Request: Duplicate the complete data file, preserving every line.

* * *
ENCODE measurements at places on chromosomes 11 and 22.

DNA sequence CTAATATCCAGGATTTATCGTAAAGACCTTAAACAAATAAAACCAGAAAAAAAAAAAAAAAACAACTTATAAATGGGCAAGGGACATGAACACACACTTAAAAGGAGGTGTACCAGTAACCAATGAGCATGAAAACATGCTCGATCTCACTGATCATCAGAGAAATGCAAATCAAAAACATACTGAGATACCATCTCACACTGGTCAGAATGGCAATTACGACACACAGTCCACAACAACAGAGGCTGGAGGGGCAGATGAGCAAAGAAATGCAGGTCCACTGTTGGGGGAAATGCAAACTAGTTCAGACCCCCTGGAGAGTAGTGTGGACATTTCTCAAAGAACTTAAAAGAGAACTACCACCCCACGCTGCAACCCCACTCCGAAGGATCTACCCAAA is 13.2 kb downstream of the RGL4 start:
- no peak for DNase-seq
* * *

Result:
ENCODE measurements at places on chromosomes 11 and 22.

DNA sequence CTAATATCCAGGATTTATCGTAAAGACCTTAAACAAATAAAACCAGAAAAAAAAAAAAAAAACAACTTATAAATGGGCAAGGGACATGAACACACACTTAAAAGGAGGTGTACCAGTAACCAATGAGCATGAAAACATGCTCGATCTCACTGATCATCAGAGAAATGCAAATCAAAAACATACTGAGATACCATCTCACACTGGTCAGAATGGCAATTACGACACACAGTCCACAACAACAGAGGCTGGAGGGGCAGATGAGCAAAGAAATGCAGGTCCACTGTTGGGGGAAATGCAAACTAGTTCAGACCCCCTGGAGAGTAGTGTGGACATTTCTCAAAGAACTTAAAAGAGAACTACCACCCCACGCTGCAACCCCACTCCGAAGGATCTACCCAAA is 13.2 kb downstream of the RGL4 start:
- no peak for DNase-seq